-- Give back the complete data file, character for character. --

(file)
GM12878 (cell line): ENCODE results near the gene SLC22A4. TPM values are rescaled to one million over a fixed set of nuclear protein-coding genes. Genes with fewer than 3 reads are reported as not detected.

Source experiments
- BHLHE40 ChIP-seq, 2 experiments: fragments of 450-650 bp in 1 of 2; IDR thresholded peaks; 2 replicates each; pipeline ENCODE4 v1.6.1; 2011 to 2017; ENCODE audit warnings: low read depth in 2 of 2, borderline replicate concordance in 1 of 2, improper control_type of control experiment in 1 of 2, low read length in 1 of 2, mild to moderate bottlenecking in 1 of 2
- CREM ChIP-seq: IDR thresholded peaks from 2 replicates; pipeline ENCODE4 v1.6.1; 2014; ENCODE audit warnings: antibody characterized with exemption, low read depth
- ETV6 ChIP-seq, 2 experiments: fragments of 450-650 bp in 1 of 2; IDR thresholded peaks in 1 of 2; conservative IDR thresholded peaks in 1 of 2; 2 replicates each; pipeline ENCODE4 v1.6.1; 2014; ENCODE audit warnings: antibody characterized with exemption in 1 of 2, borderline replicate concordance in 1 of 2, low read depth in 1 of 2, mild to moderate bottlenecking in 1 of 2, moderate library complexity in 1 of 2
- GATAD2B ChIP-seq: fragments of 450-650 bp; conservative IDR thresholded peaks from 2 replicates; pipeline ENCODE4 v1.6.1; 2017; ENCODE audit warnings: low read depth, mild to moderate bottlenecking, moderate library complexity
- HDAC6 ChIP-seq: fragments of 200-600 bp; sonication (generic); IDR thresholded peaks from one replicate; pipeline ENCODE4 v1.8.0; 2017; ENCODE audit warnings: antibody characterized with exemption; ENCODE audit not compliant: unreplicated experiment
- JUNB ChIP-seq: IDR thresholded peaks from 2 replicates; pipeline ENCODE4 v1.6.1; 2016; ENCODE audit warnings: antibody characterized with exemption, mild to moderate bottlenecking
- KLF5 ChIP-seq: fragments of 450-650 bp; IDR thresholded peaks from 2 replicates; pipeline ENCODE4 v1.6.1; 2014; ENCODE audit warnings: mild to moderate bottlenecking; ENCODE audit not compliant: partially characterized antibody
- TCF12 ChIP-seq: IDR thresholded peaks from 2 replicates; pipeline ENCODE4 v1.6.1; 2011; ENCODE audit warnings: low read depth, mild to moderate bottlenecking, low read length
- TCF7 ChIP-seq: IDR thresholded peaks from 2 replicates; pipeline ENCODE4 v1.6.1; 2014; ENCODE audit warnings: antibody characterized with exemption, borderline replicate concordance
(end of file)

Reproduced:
GM12878 (cell line): ENCODE results near the gene SLC22A4. TPM values are rescaled to one million over a fixed set of nuclear protein-coding genes. Genes with fewer than 3 reads are reported as not detected.

Source experiments
- BHLHE40 ChIP-seq, 2 experiments: fragments of 450-650 bp in 1 of 2; IDR thresholded peaks; 2 replicates each; pipeline ENCODE4 v1.6.1; 2011 to 2017; ENCODE audit warnings: low read depth in 2 of 2, borderline replicate concordance in 1 of 2, improper control_type of control experiment in 1 of 2, low read length in 1 of 2, mild to moderate bottlenecking in 1 of 2
- CREM ChIP-seq: IDR thresholded peaks from 2 replicates; pipeline ENCODE4 v1.6.1; 2014; ENCODE audit warnings: antibody characterized with exemption, low read depth
- ETV6 ChIP-seq, 2 experiments: fragments of 450-650 bp in 1 of 2; IDR thresholded peaks in 1 of 2; conservative IDR thresholded peaks in 1 of 2; 2 replicates each; pipeline ENCODE4 v1.6.1; 2014; ENCODE audit warnings: antibody characterized with exemption in 1 of 2, borderline replicate concordance in 1 of 2, low read depth in 1 of 2, mild to moderate bottlenecking in 1 of 2, moderate library complexity in 1 of 2
- GATAD2B ChIP-seq: fragments of 450-650 bp; conservative IDR thresholded peaks from 2 replicates; pipeline ENCODE4 v1.6.1; 2017; ENCODE audit warnings: low read depth, mild to moderate bottlenecking, moderate library complexity
- HDAC6 ChIP-seq: fragments of 200-600 bp; sonication (generic); IDR thresholded peaks from one replicate; pipeline ENCODE4 v1.8.0; 2017; ENCODE audit warnings: antibody characterized with exemption; ENCODE audit not compliant: unreplicated experiment
- JUNB ChIP-seq: IDR thresholded peaks from 2 replicates; pipeline ENCODE4 v1.6.1; 2016; ENCODE audit warnings: antibody characterized with exemption, mild to moderate bottlenecking
- KLF5 ChIP-seq: fragments of 450-650 bp; IDR thresholded peaks from 2 replicates; pipeline ENCODE4 v1.6.1; 2014; ENCODE audit warnings: mild to moderate bottlenecking; ENCODE audit not compliant: partially characterized antibody
- TCF12 ChIP-seq: IDR thresholded peaks from 2 replicates; pipeline ENCODE4 v1.6.1; 2011; ENCODE audit warnings: low read depth, mild to moderate bottlenecking, low read length
- TCF7 ChIP-seq: IDR thresholded peaks from 2 replicates; pipeline ENCODE4 v1.6.1; 2014; ENCODE audit warnings: antibody characterized with exemption, borderline replicate concordance